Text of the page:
Fixed Income Analytics Demystified

In January 2003 data, corporate credit union assets, excluding U. S. Central, reached an all time high of $73.8 billion, up $4.9 billion from December, which is a 7.0% increase, the fastest growth rate since February 2002. (See chart) Other strong one-month growths include $5.1 billion in shares and $5.8 billion in investments. Despite the historical growth seen in January, the increase in assets and shares will likely continue into the following months. Data from the 20 Corporates participating in our First Look program show one-month asset growth of 11% for February 2003.

 
 

In January 2003 data, corporate credit union assets, excluding U. S. Central, reached an all time high of $73.8 billion, up $4.9 billion from December, which is a 7.0% increase, the fastest growth rate since February 2002. (See chart) Other strong one-month growths include $5.1 billion in shares and $5.8 billion in investments. Despite the historical growth seen in January, the increase in assets and shares will likely continue into the following months. Data from the 20 Corporates participating in our First Look program show one-month asset growth of 11% for February 2003.

Corporates had $60 billion in shares at December 2002. Actual 8% share growth in January and an estimated 11% growth in February will bring in about $12 billion in new shares in the first two months of 2003. If credit unions continue to put about 1/3 of their investments into Corporates, it is estimated that they will receive $36 billion of new CU investments in the first two months of 2003 or $54 billion in the first quarter if the same growth trend continues.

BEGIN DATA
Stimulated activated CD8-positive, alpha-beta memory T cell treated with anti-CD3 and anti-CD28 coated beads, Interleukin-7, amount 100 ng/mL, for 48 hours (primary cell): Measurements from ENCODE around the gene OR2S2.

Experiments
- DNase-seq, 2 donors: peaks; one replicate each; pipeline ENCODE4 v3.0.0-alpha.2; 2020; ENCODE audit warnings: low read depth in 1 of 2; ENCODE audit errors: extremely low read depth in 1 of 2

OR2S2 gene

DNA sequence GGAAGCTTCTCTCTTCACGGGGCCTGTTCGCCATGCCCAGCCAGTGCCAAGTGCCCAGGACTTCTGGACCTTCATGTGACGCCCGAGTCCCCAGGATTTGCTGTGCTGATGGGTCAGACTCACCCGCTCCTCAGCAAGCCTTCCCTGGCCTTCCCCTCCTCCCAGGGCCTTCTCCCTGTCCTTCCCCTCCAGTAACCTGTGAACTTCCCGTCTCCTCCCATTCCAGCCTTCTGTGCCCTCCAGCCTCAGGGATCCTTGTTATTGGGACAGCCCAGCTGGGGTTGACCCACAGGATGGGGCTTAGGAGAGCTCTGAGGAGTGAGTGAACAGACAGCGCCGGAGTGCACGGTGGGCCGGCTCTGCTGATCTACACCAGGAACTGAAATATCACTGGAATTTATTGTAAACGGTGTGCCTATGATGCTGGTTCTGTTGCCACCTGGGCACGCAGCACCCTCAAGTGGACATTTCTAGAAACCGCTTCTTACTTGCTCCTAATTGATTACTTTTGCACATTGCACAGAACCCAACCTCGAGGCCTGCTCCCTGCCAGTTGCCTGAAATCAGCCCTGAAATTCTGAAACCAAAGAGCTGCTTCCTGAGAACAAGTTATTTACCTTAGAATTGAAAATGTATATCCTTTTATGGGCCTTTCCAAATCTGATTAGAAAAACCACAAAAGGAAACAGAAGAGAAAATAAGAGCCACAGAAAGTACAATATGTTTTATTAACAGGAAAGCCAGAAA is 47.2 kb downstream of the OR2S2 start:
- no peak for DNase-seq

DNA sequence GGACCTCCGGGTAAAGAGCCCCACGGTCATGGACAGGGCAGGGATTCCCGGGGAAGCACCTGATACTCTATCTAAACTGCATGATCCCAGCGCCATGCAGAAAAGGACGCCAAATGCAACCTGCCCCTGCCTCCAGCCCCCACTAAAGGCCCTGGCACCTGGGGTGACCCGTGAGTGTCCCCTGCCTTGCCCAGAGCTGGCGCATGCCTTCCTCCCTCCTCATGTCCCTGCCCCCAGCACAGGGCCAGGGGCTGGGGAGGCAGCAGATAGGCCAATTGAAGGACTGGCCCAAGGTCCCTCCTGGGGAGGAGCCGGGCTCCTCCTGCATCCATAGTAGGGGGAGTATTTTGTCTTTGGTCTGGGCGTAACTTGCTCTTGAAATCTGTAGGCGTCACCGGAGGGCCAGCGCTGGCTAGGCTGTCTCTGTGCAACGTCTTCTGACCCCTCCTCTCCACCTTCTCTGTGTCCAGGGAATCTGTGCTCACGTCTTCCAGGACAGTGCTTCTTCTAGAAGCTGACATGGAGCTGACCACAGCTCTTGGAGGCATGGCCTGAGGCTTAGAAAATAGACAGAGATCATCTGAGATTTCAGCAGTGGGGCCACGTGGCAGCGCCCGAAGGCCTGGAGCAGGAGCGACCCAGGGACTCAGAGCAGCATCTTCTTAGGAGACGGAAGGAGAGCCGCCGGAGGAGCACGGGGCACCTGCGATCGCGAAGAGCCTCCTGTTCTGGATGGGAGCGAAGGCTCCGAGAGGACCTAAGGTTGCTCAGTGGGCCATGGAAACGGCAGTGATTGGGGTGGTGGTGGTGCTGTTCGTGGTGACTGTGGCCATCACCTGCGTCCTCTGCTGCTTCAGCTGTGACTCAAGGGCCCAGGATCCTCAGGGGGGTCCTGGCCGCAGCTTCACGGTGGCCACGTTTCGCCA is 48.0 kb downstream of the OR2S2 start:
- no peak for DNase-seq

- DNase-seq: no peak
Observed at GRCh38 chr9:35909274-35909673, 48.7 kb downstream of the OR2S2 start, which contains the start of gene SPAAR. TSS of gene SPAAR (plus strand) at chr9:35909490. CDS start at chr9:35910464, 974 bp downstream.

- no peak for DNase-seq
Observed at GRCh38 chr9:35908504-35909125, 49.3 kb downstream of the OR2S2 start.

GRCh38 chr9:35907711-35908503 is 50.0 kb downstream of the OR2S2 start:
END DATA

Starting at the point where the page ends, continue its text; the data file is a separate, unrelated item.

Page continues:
So how will corporate credit unions manage all this liquidity? Investment reports show that in January, Corporates poured $7.2 billion into U.S Central Daily Shares, $1.0 billion into privately issued mortgages, $700 million into repurchase agreements and $275 million into foreign banks. With rising share growth in the months ahead, Corporates face the increasing challenge of looking for investment options to give the returns the CUs are looking for.

 

 

 

April 28, 2003


Comments

 
 
 
  • nicely simplified for the non-professional investor
    Anonymous
     
     
     
  • Explanation of Total Return Analysis is not completely accurate... TRA function in Bloomberg may sometimes default to a horizon of 6 months, and incorporates an income return in addition to price return - which is NOT an instantaneous "shock test". Total Return is return from BOTH price & income.
    Anonymous
     
     
     
  • A concise discussion of important concepts. Would be worth expanding on in a conference setting (perhaps the Financial Strategies?) Tell Paul, it's principal, not principle (drives me nuts!).
    Anonymous
     
     
     
  • OAS is useful in comparing the relative values of different securities (Callables, Bullets, MBS/CMOs, etc.), not just callable bonds.
    Anonymous
     
     
     
  • A little more depth on each of the subjects would have been appreciated. Regardless, I did find some parts of the article beneficial.
    Anonymous
     
     
     
  • I think I finally get it.
    Anonymous
     
     
     
  • I nice over-view. It would have been helpful to have a little more detail or even a brief example.
    Anonymous
     
     
     
  • I nice over-view. It would have been helpful to have a little more detail or even a brief example.
    Anonymous